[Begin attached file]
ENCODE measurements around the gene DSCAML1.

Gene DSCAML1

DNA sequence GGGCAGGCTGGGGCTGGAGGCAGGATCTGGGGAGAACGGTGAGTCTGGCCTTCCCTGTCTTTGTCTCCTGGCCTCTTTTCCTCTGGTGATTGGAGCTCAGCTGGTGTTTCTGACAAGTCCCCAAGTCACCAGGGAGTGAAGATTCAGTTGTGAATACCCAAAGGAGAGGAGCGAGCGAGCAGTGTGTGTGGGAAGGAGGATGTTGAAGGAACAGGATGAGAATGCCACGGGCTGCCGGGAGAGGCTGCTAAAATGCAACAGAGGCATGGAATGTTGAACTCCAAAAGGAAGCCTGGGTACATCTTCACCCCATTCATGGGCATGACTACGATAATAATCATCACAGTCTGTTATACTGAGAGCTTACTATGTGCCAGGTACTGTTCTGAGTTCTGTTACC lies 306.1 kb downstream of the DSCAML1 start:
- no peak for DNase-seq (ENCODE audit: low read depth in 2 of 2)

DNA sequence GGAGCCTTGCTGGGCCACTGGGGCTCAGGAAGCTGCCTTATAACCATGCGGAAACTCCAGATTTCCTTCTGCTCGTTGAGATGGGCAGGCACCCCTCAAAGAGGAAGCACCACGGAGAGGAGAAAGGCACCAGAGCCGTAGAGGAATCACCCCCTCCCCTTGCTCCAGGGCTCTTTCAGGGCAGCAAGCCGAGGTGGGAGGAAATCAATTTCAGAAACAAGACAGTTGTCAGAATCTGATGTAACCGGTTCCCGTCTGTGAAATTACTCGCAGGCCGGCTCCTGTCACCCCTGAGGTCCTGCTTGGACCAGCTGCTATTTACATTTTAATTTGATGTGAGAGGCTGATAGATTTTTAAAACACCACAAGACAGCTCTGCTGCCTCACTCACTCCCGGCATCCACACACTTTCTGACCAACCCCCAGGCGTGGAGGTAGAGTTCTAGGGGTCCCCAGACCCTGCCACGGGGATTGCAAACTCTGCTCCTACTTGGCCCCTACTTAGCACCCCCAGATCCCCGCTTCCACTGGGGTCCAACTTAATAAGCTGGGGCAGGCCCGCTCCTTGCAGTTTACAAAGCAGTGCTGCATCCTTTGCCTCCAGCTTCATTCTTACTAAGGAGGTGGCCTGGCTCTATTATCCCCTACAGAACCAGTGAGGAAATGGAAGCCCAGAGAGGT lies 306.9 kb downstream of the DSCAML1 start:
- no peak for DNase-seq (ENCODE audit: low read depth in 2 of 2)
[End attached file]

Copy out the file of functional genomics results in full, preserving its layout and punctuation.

ENCODE measurements around the gene DSCAML1.

Gene DSCAML1

DNA sequence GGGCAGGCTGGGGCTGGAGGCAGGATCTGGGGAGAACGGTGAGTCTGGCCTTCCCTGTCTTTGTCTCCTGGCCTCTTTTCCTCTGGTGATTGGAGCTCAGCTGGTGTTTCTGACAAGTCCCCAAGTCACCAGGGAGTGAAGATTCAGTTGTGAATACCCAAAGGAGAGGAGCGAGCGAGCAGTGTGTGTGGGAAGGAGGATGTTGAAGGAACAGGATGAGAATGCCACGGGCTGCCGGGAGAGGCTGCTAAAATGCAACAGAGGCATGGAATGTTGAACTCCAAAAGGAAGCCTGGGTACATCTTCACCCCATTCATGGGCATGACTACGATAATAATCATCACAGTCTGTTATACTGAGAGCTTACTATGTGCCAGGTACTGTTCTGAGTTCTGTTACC lies 306.1 kb downstream of the DSCAML1 start:
- no peak for DNase-seq (ENCODE audit: low read depth in 2 of 2)

DNA sequence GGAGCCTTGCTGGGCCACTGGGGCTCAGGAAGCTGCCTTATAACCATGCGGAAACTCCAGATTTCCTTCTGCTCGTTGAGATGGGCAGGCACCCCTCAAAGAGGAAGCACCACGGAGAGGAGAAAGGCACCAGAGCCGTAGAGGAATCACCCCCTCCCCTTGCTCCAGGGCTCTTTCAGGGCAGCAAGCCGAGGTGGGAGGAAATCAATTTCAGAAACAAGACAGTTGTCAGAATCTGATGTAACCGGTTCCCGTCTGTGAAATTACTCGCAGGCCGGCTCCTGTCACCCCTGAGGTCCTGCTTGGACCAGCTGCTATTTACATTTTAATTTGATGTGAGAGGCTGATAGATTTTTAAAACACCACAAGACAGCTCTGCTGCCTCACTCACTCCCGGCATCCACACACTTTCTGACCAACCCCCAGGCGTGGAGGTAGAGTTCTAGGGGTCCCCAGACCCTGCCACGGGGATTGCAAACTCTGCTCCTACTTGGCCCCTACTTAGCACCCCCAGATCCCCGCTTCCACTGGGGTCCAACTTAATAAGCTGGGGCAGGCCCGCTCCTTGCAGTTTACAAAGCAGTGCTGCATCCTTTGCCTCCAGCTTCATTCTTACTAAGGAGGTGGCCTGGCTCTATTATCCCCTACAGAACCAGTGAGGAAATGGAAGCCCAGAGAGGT lies 306.9 kb downstream of the DSCAML1 start:
- no peak for DNase-seq (ENCODE audit: low read depth in 2 of 2)